U.S. foreign policy is a bipartisan fiasco. George W. Bush gave the American people Iraq, the gift that keeps on giving. Barack Obama is a slightly more reluctant warrior, but he is taking the country back into Iraq.
Hillary Clinton, the unannounced Democratic front-runner for 2016, supported her husband’s misbegotten attempt at nation-building in Kosovo and led the drive for war in Libya, which is violently unraveling. Most of Clinton’s potential GOP opponents share Washington’s bomb, invade, and occupy consensus.
The only exception is Kentucky Sen. Rand Paul. He stands alone advocating a foreign policy which reflects the bitter, bloody lessons of recent years.
The Islamic State of Syria and the Levant is the latest result of Washington’s incessant and counterproductive meddling in the Middle East. But the usual suspects are calling for more intervention, more war. This time, they promise, everything will go well.
This is the Obama administration’s position in Iraq and Syria. However, Hillary Clinton has begun maneuvering for 2016 by running to Obama’s right. While she mocked the president’s mantra of “Don’t do stupid stuff,” she spent her career doing just that.
Instead of offering an alternative leading Republicans are all in for war, more war, forever war. Senators John McCain and Lindsey Graham, naturally have been advocating that America intervene more in both Syria and Iraq.
Most plausible Republican candidates are running toward the interventionist sideline. They blame Obama for Iraq even though it was George W. Bush who invaded that nation and failed to win Iraqi approval for a permanent U.S. garrison.
New Jersey’s Gov. Chris Christie has ostentatiously joined the most hawkish GOP elements. Former Arkansas Gov. Mike Huckabee accused President Obama of guessing wrong in Egypt, Iran, Libya, and Syria, even though the president acted on the traditional Republican script in all four cases.
Florida’s Marco Rubio advocated military action against ISIL, after supporting the usual plethora of interventionist disasters: war in Libya, more involvement in Syria, and now combat in Iraq. Texas Sen. Ted Cruz also pushes a strongly hawkish agenda, though he at least opposed bombing Syrian government forces.
Last month Texas Gov. Rick Perry attacked Paul as an isolationist and advocating that the U.S. go back to war in Iraq. Michael Goldfarb approvingly said of Perry “you have to assume he’d shoot first and ask questions later.”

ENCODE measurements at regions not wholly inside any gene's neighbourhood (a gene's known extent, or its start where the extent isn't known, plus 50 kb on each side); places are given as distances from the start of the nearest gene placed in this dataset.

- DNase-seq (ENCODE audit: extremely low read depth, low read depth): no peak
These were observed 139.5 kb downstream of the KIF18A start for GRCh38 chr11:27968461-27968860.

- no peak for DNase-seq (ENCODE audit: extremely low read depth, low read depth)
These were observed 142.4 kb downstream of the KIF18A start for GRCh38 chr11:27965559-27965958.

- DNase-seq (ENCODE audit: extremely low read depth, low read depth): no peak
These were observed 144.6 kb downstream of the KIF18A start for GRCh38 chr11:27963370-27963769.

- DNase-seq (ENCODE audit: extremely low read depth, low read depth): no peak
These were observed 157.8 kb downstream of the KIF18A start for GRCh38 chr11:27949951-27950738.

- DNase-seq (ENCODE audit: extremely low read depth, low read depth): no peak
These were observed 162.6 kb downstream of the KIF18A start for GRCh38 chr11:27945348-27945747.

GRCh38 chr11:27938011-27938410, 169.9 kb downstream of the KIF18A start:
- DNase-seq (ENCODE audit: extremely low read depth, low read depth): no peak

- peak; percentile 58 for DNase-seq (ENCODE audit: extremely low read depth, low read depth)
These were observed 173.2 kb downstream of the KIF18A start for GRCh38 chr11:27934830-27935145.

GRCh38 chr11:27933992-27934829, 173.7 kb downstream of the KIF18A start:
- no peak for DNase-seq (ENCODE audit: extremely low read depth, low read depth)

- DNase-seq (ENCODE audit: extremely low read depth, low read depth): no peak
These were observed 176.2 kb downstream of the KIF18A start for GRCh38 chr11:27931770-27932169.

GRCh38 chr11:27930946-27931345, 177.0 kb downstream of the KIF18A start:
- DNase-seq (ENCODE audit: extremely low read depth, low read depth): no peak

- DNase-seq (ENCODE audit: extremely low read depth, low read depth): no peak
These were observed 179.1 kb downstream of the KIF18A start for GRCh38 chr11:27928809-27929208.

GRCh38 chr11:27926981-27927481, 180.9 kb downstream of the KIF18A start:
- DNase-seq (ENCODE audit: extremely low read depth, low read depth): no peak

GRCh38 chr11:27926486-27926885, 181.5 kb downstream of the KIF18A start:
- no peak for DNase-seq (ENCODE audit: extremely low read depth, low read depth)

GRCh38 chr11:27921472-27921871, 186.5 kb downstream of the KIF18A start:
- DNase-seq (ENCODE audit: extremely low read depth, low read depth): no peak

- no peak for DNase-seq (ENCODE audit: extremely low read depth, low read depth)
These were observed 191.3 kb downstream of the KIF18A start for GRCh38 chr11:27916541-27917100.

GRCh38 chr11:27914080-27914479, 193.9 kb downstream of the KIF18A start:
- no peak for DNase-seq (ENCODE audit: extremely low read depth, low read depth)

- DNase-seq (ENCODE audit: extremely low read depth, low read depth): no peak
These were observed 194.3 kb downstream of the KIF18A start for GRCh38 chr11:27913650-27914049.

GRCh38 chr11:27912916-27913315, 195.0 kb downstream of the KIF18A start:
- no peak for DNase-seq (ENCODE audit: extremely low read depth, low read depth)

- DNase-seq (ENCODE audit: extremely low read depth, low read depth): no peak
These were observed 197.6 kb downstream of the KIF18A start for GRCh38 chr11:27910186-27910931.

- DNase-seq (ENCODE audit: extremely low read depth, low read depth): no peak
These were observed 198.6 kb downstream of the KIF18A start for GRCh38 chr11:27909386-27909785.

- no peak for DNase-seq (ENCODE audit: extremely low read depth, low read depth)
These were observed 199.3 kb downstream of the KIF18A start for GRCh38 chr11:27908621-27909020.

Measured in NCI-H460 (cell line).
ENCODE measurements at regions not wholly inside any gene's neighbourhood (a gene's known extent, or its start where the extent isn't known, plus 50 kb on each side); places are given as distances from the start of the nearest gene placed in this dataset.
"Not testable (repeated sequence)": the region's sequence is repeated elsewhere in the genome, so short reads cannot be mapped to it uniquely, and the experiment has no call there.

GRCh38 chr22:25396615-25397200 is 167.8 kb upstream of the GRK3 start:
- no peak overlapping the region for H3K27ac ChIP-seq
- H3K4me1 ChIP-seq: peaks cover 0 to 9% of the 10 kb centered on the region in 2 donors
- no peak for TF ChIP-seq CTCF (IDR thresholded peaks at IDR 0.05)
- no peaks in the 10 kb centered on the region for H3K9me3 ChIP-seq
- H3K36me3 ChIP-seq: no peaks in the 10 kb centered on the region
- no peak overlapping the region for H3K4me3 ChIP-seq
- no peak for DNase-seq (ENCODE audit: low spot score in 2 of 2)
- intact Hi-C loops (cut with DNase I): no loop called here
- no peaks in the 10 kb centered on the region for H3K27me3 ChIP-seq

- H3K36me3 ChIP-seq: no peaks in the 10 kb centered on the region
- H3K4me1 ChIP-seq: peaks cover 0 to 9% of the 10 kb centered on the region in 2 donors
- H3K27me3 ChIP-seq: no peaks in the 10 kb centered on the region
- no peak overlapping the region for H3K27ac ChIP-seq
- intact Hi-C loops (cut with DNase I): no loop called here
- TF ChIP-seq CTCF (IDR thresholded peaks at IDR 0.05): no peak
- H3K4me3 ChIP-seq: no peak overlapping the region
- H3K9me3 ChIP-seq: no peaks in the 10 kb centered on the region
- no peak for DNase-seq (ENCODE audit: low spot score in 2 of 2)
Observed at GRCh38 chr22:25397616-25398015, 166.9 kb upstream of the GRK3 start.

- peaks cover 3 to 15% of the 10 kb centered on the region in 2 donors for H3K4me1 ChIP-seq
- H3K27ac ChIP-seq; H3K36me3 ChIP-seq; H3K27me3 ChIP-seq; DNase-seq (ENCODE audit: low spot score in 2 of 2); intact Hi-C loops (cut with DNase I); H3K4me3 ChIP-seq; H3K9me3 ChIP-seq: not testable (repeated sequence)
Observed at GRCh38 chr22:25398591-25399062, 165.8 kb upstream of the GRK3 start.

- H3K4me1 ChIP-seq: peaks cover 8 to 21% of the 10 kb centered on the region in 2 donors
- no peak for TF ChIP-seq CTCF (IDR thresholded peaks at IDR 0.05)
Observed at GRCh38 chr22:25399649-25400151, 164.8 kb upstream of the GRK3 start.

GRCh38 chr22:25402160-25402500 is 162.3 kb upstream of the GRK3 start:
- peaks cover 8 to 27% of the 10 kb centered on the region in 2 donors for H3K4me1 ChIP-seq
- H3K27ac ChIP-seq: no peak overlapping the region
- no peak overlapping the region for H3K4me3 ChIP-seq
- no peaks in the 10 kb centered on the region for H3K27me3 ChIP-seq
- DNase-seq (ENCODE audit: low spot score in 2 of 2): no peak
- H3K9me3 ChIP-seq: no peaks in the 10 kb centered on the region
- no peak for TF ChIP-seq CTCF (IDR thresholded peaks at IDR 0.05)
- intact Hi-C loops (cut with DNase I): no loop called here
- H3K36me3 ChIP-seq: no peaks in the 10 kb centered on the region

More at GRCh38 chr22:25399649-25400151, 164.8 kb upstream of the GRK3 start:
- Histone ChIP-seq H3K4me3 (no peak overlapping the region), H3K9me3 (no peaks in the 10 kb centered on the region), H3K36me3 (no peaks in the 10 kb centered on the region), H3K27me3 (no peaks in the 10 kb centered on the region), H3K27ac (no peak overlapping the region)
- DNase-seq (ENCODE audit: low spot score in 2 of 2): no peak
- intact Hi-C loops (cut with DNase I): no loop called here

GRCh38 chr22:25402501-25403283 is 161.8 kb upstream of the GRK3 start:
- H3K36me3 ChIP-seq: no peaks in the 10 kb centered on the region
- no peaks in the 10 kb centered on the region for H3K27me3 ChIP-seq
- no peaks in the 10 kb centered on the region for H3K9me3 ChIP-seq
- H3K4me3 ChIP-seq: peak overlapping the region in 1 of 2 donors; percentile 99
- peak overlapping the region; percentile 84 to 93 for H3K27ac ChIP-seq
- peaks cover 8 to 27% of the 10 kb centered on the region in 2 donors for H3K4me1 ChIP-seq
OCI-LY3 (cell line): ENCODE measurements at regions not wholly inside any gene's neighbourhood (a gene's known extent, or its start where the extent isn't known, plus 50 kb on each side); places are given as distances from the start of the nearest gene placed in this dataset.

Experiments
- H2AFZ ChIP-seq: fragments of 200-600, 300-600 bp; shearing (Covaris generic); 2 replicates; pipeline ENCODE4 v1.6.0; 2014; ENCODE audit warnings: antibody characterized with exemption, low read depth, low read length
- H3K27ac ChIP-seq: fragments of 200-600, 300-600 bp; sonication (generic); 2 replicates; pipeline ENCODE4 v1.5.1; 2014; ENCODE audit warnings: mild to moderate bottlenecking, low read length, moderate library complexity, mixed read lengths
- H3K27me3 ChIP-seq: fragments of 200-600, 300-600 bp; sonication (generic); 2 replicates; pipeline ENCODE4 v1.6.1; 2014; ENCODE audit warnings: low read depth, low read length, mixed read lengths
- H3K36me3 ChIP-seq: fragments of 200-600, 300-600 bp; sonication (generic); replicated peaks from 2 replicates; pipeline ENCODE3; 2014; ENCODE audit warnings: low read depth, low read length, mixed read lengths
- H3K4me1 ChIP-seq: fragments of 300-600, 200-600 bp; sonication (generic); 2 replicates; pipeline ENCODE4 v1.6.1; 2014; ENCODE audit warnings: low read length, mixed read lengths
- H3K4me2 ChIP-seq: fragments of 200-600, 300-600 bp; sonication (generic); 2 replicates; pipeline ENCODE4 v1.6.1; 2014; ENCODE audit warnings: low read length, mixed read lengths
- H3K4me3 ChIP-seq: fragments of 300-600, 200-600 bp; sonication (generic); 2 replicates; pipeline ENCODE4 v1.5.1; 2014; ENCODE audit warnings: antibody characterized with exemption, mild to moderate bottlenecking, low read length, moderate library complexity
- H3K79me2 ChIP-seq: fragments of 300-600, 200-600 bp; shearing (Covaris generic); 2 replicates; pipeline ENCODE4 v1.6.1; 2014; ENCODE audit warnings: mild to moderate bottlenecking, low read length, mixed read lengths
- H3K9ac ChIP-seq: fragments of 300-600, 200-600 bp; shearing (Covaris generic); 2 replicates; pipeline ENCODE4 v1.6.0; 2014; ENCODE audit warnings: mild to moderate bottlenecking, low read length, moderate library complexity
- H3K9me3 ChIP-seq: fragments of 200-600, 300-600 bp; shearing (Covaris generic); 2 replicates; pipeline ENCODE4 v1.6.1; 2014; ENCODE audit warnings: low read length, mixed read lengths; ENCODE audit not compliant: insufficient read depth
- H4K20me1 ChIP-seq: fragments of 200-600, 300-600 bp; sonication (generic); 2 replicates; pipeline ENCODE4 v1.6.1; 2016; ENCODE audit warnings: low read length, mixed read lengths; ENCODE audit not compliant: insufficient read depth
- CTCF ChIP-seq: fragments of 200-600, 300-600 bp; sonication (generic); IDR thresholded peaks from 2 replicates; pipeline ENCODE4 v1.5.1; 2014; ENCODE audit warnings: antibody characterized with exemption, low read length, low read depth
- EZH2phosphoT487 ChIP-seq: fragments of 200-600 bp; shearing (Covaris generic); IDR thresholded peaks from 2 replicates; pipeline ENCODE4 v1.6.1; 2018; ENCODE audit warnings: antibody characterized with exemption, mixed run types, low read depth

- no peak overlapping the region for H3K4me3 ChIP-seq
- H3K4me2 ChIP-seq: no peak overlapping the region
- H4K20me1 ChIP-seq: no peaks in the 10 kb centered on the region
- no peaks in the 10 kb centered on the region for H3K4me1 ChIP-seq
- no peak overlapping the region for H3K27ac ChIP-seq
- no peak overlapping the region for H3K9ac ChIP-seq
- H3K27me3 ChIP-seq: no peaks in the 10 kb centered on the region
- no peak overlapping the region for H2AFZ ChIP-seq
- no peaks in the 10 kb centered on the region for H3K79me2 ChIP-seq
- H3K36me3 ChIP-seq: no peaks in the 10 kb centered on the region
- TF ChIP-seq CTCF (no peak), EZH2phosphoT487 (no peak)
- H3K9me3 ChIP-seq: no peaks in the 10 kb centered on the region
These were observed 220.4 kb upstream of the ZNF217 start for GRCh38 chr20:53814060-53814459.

Dramatically misguided was the latter’s contention that “isolationism”—in contrast to the promiscuous interventionism of the last three decades which has spawned so many vicious attacks—threatened to increase terrorism.
Underlying the torrent of Republican criticism of Paul is fear. The American people are tired of incessant war-mongering by the Washington elite. Paul rightly noted that “The country is moving in my direction.” That’s scary if your political future is tied to policies that have failed so flagrantly and frequently.
Paul is more cautious than his father, former Rep. Ron Paul. Nevertheless, Paul fils recently noted that “The let’s-intervene-and-consider-the-consequences-later crowd left us with more than 4,000 Americans dead, over two million refugees and trillions of dollars in debt.”
In citing President Ronald Reagan’s maxim of “peace through strength,” Paul noted some Republicans “have forgotten the first part of the sentence: That peace should be our goal even as we build our strength.” As I note in my latest Forbes online column, people are tired of young Americans “being treated as gambit pawns in an endless series of global chess games, to be sacrificed whenever folks in Washington dream up a grand new crusade.”
Hillary Clinton represents today’s foreign policy consensus—of constant intervention and war. Nominating someone who advocates the same failed policy would seem to be the best way for Republicans to lose in 2016. Will anyone join Rand Paul in charting a different course?